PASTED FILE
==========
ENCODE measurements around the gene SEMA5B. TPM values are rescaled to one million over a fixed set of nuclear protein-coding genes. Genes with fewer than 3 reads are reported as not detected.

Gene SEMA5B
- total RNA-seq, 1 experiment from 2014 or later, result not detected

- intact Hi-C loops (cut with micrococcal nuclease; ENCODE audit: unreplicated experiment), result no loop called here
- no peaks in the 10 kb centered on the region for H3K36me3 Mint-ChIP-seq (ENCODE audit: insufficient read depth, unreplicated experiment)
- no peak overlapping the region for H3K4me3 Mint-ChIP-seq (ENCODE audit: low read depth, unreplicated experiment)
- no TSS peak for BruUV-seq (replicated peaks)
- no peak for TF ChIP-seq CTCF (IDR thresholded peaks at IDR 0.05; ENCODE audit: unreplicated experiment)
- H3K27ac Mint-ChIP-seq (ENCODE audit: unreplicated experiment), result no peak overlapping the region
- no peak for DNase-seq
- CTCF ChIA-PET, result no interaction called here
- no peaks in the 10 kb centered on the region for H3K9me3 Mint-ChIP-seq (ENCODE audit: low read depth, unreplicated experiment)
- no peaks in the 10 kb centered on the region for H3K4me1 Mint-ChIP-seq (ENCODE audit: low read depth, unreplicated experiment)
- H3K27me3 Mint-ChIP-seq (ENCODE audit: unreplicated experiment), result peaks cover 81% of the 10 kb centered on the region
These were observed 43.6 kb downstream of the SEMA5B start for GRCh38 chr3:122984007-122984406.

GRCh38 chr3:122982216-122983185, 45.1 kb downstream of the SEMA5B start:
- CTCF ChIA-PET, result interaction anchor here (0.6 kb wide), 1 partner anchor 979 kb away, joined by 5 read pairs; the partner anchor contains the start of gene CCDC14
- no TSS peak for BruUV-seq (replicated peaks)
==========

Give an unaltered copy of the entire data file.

ENCODE measurements around the gene SEMA5B. TPM values are rescaled to one million over a fixed set of nuclear protein-coding genes. Genes with fewer than 3 reads are reported as not detected.

Gene SEMA5B
- total RNA-seq, 1 experiment from 2014 or later, result not detected

- intact Hi-C loops (cut with micrococcal nuclease; ENCODE audit: unreplicated experiment), result no loop called here
- no peaks in the 10 kb centered on the region for H3K36me3 Mint-ChIP-seq (ENCODE audit: insufficient read depth, unreplicated experiment)
- no peak overlapping the region for H3K4me3 Mint-ChIP-seq (ENCODE audit: low read depth, unreplicated experiment)
- no TSS peak for BruUV-seq (replicated peaks)
- no peak for TF ChIP-seq CTCF (IDR thresholded peaks at IDR 0.05; ENCODE audit: unreplicated experiment)
- H3K27ac Mint-ChIP-seq (ENCODE audit: unreplicated experiment), result no peak overlapping the region
- no peak for DNase-seq
- CTCF ChIA-PET, result no interaction called here
- no peaks in the 10 kb centered on the region for H3K9me3 Mint-ChIP-seq (ENCODE audit: low read depth, unreplicated experiment)
- no peaks in the 10 kb centered on the region for H3K4me1 Mint-ChIP-seq (ENCODE audit: low read depth, unreplicated experiment)
- H3K27me3 Mint-ChIP-seq (ENCODE audit: unreplicated experiment), result peaks cover 81% of the 10 kb centered on the region
These were observed 43.6 kb downstream of the SEMA5B start for GRCh38 chr3:122984007-122984406.

GRCh38 chr3:122982216-122983185, 45.1 kb downstream of the SEMA5B start:
- CTCF ChIA-PET, result interaction anchor here (0.6 kb wide), 1 partner anchor 979 kb away, joined by 5 read pairs; the partner anchor contains the start of gene CCDC14
- no TSS peak for BruUV-seq (replicated peaks)